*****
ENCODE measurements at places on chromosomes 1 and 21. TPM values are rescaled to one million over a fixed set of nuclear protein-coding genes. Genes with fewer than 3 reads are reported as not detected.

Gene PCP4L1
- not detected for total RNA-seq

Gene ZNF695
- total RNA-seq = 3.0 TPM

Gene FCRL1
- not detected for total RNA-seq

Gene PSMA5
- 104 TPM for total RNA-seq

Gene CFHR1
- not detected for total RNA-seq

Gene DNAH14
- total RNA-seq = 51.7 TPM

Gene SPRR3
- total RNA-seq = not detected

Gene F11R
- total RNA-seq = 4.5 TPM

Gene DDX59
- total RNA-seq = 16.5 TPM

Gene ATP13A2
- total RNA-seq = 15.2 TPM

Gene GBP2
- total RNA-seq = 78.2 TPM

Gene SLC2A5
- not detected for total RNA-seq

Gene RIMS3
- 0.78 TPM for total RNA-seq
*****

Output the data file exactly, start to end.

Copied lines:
ENCODE measurements at places on chromosomes 1 and 21. TPM values are rescaled to one million over a fixed set of nuclear protein-coding genes. Genes with fewer than 3 reads are reported as not detected.

Gene PCP4L1
- not detected for total RNA-seq

Gene ZNF695
- total RNA-seq = 3.0 TPM

Gene FCRL1
- not detected for total RNA-seq

Gene PSMA5
- 104 TPM for total RNA-seq

Gene CFHR1
- not detected for total RNA-seq

Gene DNAH14
- total RNA-seq = 51.7 TPM

Gene SPRR3
- total RNA-seq = not detected

Gene F11R
- total RNA-seq = 4.5 TPM

Gene DDX59
- total RNA-seq = 16.5 TPM

Gene ATP13A2
- total RNA-seq = 15.2 TPM

Gene GBP2
- total RNA-seq = 78.2 TPM

Gene SLC2A5
- not detected for total RNA-seq

Gene RIMS3
- 0.78 TPM for total RNA-seq